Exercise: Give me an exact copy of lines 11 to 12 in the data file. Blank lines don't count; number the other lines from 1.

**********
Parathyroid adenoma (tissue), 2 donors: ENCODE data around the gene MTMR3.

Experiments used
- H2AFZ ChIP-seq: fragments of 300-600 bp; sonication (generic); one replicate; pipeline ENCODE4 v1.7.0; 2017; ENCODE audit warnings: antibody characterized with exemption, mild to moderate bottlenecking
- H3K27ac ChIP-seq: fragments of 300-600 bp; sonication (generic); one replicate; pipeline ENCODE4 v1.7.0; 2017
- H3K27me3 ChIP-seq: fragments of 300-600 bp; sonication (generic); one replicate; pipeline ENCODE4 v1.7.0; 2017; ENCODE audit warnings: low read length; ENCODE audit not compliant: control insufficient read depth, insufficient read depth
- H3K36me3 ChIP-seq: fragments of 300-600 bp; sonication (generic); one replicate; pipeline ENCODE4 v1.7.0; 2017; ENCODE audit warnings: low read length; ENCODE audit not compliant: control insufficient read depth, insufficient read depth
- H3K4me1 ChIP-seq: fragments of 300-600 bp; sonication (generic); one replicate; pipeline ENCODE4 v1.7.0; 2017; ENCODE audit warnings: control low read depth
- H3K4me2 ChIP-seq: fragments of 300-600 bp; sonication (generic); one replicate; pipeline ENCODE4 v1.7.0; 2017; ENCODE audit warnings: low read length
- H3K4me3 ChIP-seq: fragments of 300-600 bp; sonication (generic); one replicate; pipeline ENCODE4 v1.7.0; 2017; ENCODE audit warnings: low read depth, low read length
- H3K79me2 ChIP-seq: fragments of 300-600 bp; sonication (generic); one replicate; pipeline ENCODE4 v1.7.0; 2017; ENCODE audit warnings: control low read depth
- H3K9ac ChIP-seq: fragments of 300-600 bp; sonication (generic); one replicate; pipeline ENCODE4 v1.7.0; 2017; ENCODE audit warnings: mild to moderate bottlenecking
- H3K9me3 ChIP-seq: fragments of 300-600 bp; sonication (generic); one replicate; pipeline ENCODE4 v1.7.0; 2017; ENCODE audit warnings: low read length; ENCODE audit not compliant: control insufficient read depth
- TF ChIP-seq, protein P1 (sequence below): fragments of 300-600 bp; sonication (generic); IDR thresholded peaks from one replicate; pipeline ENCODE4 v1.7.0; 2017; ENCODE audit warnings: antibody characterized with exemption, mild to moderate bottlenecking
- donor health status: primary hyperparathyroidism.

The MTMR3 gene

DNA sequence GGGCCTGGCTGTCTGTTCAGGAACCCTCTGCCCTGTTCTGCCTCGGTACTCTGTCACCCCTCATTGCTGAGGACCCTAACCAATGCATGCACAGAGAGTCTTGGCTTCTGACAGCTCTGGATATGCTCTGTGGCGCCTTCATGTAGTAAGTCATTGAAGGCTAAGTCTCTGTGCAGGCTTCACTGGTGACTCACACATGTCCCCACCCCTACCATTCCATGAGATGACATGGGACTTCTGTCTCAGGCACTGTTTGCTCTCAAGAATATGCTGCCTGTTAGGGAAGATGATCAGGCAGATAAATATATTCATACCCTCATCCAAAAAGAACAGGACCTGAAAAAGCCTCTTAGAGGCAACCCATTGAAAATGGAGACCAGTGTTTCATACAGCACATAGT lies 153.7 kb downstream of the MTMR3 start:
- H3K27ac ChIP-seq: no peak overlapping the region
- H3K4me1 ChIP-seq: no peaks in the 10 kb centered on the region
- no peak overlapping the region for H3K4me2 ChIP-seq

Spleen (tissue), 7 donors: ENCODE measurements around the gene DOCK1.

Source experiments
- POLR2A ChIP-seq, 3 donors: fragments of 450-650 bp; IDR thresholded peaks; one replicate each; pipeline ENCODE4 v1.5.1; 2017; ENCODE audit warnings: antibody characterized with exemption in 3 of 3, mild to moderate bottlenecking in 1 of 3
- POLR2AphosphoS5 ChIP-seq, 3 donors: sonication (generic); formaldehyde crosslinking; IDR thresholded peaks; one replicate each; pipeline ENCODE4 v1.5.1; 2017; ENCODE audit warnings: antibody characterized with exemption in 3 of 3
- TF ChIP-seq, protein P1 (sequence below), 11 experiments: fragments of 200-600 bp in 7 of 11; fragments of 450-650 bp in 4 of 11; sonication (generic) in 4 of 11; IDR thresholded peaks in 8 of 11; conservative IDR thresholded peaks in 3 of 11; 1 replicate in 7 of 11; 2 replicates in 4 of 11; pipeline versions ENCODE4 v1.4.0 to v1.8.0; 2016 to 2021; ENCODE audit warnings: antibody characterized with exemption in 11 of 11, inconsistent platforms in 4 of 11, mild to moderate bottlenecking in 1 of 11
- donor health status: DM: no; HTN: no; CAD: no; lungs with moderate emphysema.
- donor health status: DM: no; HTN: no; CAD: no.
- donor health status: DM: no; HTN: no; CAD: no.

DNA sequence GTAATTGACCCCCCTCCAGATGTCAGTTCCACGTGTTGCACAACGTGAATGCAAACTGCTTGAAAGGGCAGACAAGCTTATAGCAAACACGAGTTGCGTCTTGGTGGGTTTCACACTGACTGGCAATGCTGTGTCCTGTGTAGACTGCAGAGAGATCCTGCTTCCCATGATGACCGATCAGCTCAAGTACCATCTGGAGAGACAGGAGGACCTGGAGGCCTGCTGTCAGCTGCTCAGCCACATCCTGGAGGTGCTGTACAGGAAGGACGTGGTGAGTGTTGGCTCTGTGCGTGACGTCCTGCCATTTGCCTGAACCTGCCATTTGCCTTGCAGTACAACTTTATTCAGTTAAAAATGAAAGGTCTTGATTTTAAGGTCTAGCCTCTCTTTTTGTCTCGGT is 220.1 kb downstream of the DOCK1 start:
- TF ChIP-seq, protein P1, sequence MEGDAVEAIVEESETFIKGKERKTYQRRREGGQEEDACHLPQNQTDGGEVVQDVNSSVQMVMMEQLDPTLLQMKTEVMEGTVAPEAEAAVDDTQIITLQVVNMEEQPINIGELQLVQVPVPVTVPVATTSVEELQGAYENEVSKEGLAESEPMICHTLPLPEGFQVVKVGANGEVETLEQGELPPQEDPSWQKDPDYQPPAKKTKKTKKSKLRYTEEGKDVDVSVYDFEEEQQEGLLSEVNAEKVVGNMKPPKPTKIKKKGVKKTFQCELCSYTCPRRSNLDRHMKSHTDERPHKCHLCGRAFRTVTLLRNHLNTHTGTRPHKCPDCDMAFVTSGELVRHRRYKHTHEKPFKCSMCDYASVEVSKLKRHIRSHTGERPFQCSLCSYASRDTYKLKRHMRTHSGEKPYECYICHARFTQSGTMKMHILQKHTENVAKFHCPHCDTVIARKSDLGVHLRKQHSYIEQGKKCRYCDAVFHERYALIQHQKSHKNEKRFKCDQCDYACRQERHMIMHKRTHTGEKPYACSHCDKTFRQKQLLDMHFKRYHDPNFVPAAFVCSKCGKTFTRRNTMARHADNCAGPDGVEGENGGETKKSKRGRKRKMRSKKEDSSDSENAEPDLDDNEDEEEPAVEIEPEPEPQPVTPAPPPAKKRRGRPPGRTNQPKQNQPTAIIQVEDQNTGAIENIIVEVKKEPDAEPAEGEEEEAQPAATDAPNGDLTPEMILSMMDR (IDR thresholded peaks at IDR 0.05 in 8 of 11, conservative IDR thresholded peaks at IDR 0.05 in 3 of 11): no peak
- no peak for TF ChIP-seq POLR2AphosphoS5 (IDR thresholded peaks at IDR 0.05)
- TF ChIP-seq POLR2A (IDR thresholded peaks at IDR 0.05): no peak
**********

- H3K9ac ChIP-seq: fragments of 300-600 bp; sonication (generic); one replicate; pipeline ENCODE4 v1.7.0; 2017; ENCODE audit warnings: mild to moderate bottlenecking
- H3K9me3 ChIP-seq: fragments of 300-600 bp; sonication (generic); one replicate; pipeline ENCODE4 v1.7.0; 2017; ENCODE audit warnings: low read length; ENCODE audit not compliant: control insufficient read depth